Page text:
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    The legislature doesn't control when SWAT is deployed in a particular circumstance. It only controls what is done in a broad stroke. Tactical decisions like these are and should be left to the department. That's why public pressure needs to be brought to bear to insure that such decisions are right and proper.
     
  23. Lupinus

    Lupinus Member

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    even if he was "barricaded" with guns what law is there agianst that? Unless he has a hostage or is reported to have a hostage or some such the police have no buisness bothering him. Last time I checked it was still legal to want people (even police when you aren't commiting a crime) to leave you the hell alone.

    I own guns, so if my Uncle comes knocking on my door while I am sleeping and I say screw it roll over and go back to sleep I can fully expect to wake up agian to my door being kicked in by a swat team because my Uncle calls to police and says I own guns and am not answering the door?

    If there were other circumstances, not showing up for work for a few days and no one on the face of the earth has heard from me and there is a funny smell of dead stuff coming from my house then they have a reason because it is no longer someone with guns that doesn't wanna come out it is a possible dead bloated rotting guy with guns. But not if the only thing the police have been told is "Man with guns has locked himself in his house and wont come out"
     
  24. ilbob

    ilbob Member

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    The reason may or may not have been good at the time the decision was made. The only thing we know after the fact is that it looks like major overkill. It is hard to know what triggered such a strong response to something that turned out to be nothing.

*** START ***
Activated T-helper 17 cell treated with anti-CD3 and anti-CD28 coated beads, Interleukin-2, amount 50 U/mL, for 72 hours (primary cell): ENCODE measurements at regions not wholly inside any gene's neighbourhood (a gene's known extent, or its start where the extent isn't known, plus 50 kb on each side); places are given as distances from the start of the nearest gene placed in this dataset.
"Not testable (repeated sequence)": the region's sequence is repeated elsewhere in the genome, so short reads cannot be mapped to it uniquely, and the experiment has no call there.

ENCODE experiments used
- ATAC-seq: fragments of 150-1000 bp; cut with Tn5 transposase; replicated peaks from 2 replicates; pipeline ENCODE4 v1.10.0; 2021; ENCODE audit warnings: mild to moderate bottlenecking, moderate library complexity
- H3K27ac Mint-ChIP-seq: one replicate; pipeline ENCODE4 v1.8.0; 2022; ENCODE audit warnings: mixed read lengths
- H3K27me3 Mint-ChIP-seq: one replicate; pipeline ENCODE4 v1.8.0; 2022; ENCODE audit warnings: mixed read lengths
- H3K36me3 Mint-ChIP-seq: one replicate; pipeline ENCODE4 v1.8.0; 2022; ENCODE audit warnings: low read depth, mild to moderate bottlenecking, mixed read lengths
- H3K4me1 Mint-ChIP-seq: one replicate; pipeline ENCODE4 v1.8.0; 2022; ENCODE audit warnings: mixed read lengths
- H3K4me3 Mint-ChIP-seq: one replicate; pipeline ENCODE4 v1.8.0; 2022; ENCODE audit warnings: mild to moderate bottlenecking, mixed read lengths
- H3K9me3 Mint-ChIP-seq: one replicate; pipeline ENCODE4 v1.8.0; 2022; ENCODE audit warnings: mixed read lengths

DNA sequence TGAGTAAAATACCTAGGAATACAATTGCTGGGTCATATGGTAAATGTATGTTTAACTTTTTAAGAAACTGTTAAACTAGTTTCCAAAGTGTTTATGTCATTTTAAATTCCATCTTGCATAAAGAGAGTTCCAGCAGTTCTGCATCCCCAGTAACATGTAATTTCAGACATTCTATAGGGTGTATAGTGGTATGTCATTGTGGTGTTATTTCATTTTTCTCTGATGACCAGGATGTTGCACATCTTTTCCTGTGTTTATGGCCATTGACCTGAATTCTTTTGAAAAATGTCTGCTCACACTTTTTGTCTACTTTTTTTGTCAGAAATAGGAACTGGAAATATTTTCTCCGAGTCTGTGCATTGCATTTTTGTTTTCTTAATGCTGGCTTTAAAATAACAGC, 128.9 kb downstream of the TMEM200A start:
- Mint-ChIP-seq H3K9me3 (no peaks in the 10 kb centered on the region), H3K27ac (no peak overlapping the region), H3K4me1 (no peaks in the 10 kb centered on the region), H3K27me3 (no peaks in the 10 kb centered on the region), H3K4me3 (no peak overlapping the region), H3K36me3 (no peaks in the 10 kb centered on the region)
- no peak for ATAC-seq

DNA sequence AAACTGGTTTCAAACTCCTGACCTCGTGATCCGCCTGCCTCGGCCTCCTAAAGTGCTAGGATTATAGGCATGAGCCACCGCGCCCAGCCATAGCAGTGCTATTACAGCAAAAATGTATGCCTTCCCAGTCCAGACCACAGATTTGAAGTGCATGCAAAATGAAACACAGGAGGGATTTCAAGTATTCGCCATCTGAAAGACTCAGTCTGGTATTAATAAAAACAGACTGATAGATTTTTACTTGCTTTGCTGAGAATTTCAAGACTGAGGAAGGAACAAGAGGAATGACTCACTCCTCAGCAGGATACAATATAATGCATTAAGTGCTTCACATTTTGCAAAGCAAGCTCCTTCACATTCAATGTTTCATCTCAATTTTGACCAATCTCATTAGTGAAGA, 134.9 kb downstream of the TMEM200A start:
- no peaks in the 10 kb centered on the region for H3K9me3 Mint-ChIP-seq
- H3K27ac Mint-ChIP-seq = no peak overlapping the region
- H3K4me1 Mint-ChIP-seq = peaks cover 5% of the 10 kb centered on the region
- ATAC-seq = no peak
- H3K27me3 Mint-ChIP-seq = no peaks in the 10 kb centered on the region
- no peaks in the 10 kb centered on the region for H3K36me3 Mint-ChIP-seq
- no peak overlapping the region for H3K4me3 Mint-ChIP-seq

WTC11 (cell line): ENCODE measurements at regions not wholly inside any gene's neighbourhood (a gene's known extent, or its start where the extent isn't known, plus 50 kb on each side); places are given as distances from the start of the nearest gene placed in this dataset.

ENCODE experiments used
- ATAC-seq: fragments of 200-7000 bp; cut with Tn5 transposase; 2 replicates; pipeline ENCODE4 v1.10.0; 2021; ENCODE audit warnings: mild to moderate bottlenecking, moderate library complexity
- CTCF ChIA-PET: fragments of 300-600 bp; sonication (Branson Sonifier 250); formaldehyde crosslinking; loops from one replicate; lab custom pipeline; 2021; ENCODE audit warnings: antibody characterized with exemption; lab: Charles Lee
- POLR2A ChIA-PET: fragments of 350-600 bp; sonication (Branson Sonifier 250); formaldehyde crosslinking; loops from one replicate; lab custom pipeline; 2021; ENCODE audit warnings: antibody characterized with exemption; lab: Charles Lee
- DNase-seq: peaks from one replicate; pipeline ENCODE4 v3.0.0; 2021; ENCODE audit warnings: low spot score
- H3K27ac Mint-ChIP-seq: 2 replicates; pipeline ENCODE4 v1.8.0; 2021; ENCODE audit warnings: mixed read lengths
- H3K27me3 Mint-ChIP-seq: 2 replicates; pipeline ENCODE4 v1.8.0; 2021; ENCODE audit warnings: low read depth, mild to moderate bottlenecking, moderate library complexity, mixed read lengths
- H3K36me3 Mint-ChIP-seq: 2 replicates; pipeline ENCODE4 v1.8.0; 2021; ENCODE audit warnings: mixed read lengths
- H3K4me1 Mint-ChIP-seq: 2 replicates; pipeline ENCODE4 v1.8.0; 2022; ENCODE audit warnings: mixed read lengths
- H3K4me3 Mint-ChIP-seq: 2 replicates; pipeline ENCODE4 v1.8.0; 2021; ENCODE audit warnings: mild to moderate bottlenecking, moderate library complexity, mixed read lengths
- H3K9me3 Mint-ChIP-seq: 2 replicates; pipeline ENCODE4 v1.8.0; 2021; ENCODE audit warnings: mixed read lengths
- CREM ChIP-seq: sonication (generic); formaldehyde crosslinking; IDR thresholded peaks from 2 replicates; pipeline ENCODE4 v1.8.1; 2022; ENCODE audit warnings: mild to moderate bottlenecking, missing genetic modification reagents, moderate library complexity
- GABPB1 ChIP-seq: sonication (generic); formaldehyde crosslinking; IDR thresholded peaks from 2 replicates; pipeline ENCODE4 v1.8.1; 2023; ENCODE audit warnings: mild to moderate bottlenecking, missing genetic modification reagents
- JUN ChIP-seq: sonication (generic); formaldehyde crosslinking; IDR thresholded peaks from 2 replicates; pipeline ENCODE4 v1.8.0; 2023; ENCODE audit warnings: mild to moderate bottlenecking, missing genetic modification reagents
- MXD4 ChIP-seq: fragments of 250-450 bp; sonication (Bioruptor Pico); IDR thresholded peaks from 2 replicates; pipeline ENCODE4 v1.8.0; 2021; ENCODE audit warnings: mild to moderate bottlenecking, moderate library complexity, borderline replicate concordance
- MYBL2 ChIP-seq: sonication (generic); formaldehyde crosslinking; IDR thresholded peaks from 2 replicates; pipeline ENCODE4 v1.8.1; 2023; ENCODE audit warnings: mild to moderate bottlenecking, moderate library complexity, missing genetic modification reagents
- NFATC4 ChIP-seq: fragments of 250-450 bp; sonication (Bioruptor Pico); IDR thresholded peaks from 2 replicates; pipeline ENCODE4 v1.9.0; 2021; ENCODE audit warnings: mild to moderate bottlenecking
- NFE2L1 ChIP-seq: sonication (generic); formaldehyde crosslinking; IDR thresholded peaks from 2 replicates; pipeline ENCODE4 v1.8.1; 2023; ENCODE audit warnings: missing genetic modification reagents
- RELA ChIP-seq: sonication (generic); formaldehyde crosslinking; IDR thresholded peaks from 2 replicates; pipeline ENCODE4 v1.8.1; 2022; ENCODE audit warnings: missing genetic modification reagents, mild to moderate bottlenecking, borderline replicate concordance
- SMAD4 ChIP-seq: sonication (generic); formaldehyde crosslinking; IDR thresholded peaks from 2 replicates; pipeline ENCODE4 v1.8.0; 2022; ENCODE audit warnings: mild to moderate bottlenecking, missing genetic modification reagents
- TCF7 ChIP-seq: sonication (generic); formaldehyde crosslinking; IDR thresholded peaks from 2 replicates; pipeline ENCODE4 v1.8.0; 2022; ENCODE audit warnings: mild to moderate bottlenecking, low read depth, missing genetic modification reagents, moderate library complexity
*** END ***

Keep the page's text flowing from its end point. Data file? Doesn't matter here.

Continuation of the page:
GOOD question. Why is it we let the politicians off the hook for these kind of things? Not just the legislature. I don't want the legislature micro-managing anything. But the mayor ought to be asking "what the heck were you people thinking?". It is his job to make sure city resources are used appropriately.

    One of the biggest problems we have with LE these days is that it has gotten way too independent. It is like a watchdog. It needs to be kept under strict civilian control or it can (and sometimes does) turn on innocents.
     
  25. Deanimator

    Deanimator Member

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    Years ago, I lived in a highrise apartment building. One day, the pipes behind my bedroom closet wall burst. The management company entered my apartment without my knowledge and fixed the leak. The closet happened to have a number of guns in it. They called the police. The police basically replied, "Yes, AND?" The cops later called and notified me. This was the same PD that I called several times on my domestic abuser upstairs neighbor. They eventually arrested him for assaulting a police officer. This is also the same department who, when the Metropark Rangers ignored my calls relayed by them, voluntarily walked a river bank with a friend and me to ensure that no crime had been committed.

    I suppose that once I left Chicago for good, I've been lucky enough to live in towns with reasonably honest and competent police departments.